28. Art. Sensors Orthosis Art. Controller Motor ProsthesisExample Skeletal CNS Muscles system Phys. Sensors EMG-activated prostheses • lower extremities: controlled damping, no motor, artificial sensors • upper extremities: myo-electric arm prosthesis, motor, no artificial sensors
29. Art. Sensors Orthosis Art. Controller Motor ProsthesisExample Skeletal CNS Muscles system Phys. Sensors
30. Art. Sensors Orthosis Art. Controller Motor ProsthesisExample Skeletal CNS Muscles system Phys. Sensors Otto Bock C-leg
31. Prosthetic foot design passive mechanism: • damping 10 J • energy storing?? • No actuation!
32. Concepts of gait• Walking is: – preventing to fall – cyclical movement with left/right foot placements in front of the other supporting body weight• The purpose of bipedal walking is to maximize the double support time while maintaining the forward velocity.• Stability is maintained by balancing the trunk through coordinated actions of joints.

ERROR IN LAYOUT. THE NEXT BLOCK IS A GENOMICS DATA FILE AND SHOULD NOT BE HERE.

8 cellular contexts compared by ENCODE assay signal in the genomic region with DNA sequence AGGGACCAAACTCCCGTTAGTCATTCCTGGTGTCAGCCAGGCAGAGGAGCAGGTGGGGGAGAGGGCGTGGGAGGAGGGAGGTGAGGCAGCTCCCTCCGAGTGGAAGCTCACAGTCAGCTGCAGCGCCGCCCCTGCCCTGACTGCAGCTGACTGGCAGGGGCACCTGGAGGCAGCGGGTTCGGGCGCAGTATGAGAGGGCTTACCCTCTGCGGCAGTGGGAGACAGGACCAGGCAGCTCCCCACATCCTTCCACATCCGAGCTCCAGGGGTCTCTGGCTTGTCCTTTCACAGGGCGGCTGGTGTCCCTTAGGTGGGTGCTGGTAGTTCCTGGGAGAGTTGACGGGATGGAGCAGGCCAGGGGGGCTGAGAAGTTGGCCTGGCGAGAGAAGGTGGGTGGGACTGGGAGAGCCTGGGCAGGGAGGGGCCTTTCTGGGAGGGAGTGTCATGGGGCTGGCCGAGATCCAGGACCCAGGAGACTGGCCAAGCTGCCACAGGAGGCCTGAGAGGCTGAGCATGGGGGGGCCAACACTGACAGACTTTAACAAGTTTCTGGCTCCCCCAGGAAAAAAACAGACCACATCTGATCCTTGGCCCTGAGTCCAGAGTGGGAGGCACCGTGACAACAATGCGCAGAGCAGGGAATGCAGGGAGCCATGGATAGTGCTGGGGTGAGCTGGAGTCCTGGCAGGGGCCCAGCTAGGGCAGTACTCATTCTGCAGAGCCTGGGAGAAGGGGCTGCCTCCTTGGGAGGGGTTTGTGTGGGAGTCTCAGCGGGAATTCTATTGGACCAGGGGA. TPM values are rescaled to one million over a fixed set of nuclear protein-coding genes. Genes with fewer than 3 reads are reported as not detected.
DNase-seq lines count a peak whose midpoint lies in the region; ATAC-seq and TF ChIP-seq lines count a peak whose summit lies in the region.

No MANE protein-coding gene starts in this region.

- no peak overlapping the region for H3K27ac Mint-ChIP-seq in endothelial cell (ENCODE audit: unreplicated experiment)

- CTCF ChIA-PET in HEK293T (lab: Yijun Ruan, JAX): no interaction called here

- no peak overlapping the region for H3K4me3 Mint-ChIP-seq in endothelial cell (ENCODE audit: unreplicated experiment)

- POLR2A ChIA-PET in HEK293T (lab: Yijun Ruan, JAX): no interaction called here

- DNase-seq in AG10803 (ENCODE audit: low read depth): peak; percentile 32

33. Double support phase
34. Stilt walkingPelvic tilt: ±35°
35. Stilt walking + feetPelvic tilt: ±15°
36. Stilt walking + feet + kneesPelvic tilt: ±0°
37. Normal walking(feet, knees, ankles, pelvic rotation) Pelvic tilt: free
38. Why is d.s. phase important ? slow walking• Largest ground right left total reaction forces 1,4• largest muscle forces reaction force [-] 1,2 1 0,8• almost all mechanical 0,6 0,4 work 0,2 0• stable position 0 20 40 60 time [% stride] 80 100 other phases are more or less ballistic Maximize double support time !
39. Prosthetic / orthotic gaitWalking without knee function would result in…• Reduced velocity• Reduced double support time• Reduced step length• Increased pelvic tilt
40. Balancing mechanism • direct ground reaction force (push against large mass of trunk) • trunk will rotate (a little) • requires coordinated joint actions
41. Balancing mechanism
42. Trunk movement in walking Fast walking Normal walking Walking with large steps